First, a brief summary of the previous two parts…
On the Swiss-French border, near Geneva, there’s a place called CERN. Within its various buildings, modern-day alchemists scientists conCERN themselves with the fundamental structure of the universe. They disperse protons and other particles at near light speed and have them smash against one another, which creates various kinds of quark-gluon plasma and other mysterious physical phenomena. Then they apply titanic brainpower (math, physics, nuclear physics, quantum mechanics… all that), engineering capacity, and computing power to track the results of collisions of these fundamental particles.
We were there the other week and given a good long guided tour. Took lots of pics too…
The first accelerator we saw is called LEIR (the Low Energy Ion Ring). In it, lead ions are pooled. First the ions come from the LINAC-3 linear accelerator to LEIR, then they pass through to a PS ring, and then into a complex of big hoops, including the Large Hadron Collider (LHC).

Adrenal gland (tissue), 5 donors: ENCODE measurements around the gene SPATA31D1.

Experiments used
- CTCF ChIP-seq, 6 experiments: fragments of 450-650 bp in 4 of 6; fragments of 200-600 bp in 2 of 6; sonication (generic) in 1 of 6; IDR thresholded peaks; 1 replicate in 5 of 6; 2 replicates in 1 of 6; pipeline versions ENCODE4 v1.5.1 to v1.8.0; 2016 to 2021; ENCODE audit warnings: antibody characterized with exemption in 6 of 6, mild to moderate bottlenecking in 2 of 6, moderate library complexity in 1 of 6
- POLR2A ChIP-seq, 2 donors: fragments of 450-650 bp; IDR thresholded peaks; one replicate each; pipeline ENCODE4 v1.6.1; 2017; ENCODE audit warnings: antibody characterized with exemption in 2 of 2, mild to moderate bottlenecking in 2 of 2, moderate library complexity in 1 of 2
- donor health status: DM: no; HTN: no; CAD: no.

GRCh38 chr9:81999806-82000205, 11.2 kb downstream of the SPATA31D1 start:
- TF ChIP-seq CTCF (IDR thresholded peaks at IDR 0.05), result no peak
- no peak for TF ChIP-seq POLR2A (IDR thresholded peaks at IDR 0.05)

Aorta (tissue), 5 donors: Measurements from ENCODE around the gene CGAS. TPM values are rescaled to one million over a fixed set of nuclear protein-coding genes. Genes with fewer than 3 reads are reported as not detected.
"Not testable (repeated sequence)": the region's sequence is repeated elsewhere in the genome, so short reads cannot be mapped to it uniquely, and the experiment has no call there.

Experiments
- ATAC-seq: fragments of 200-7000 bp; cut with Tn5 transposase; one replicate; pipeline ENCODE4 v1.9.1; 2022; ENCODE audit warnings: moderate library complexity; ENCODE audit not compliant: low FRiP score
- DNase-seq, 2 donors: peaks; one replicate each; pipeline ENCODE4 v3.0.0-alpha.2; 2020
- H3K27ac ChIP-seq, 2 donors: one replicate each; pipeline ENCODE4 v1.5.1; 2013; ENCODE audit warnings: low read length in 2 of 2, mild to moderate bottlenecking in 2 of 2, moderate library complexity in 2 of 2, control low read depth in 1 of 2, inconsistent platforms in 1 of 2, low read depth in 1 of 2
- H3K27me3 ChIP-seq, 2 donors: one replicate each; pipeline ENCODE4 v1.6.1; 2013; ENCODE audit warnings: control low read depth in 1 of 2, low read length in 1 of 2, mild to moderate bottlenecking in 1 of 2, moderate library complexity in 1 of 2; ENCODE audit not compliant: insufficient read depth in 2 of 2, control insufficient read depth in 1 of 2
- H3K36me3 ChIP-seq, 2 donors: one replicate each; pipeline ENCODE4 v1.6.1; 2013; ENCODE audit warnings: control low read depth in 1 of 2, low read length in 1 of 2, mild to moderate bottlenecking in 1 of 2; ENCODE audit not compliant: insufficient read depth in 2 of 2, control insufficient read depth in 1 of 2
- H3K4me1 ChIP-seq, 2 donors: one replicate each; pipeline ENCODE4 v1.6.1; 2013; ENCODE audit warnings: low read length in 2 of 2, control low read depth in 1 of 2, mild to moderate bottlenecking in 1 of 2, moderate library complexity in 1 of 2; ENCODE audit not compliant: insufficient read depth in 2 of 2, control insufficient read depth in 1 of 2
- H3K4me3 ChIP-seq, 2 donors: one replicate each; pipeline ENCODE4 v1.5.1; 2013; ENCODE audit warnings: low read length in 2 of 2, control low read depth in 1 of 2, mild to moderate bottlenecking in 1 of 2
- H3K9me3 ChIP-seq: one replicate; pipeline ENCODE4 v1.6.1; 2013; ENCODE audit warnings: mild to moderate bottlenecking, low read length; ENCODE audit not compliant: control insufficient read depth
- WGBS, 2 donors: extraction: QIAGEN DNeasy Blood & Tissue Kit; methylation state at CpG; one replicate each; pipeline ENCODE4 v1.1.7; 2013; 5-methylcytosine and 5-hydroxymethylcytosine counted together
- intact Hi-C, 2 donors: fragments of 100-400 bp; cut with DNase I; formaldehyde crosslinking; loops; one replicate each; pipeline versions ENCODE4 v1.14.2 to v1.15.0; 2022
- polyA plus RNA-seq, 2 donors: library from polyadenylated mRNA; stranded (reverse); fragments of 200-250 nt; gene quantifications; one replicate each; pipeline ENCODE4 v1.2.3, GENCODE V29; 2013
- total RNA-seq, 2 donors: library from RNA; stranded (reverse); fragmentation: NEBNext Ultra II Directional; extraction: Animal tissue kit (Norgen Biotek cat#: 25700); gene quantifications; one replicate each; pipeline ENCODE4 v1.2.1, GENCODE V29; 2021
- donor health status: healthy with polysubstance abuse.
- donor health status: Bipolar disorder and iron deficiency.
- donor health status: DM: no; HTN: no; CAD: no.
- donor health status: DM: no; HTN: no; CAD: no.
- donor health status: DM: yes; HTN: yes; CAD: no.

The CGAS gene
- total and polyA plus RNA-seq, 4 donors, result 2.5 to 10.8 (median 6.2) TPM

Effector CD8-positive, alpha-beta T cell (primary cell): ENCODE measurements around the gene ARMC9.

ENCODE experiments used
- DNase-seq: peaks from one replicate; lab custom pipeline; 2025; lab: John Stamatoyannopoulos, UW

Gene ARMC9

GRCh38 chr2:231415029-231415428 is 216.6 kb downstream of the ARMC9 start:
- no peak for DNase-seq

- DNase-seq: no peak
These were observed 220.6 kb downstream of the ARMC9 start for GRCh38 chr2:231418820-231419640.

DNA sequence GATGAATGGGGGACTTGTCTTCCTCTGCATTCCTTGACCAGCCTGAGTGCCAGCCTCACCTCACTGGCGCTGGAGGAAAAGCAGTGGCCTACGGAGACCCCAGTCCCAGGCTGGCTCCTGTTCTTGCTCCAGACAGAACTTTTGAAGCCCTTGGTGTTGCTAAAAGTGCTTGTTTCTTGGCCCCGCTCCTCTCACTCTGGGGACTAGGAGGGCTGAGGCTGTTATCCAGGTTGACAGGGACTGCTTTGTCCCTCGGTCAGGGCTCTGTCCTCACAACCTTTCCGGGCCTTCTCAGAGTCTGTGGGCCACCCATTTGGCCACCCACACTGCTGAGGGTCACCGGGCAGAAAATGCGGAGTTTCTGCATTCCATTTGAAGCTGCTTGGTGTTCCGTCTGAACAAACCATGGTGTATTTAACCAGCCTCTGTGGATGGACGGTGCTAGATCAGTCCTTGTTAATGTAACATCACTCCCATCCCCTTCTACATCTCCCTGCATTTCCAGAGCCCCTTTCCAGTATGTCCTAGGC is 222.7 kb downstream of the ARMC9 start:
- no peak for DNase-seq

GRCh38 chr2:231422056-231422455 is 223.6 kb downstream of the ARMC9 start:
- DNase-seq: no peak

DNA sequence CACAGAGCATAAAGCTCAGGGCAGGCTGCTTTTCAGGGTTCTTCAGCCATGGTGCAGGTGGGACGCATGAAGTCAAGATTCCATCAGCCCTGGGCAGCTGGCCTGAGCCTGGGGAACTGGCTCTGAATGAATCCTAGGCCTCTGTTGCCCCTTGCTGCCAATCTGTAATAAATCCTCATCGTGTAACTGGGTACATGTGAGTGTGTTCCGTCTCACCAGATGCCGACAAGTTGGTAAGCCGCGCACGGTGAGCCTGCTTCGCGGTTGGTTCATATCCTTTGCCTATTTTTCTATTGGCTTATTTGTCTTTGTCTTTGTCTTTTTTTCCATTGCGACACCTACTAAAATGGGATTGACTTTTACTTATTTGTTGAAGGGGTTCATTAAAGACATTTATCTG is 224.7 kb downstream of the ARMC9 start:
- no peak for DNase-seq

The LHC – now this is just one mega-grandiose device. It’s nearly 27 kilometers long – deep underground (for practical reasons, but also so that atmospheric ‘noise’ doesn’t affect the observation of collision results). It’s filled with tons of special devices for the dispersion of atomic particles, their collision and the recording of the proceedings.
Particles fly in beams in a vacuum along two parallel pipes (in opposite directions), and at certain places bundles thereof collide. The beams are guided around the accelerator ring by a strong magnetic field maintained by superconducting magnets. Superconductivity is reached with the use of cooled liquid gel. All this process eats up around 180 megawatts of electricity from France.
The LHC’s pipes look like this:
For everything to work some unimaginably advanced technical wizardry needed to be invented. For example, upon cooling with liquid gel (down to -271°C – just two degrees above absolute zero), the iron parts contract somewhat, so the pipes need to be made with special ‘muffs’ and/or bends to be able to withstand such changes in sizes.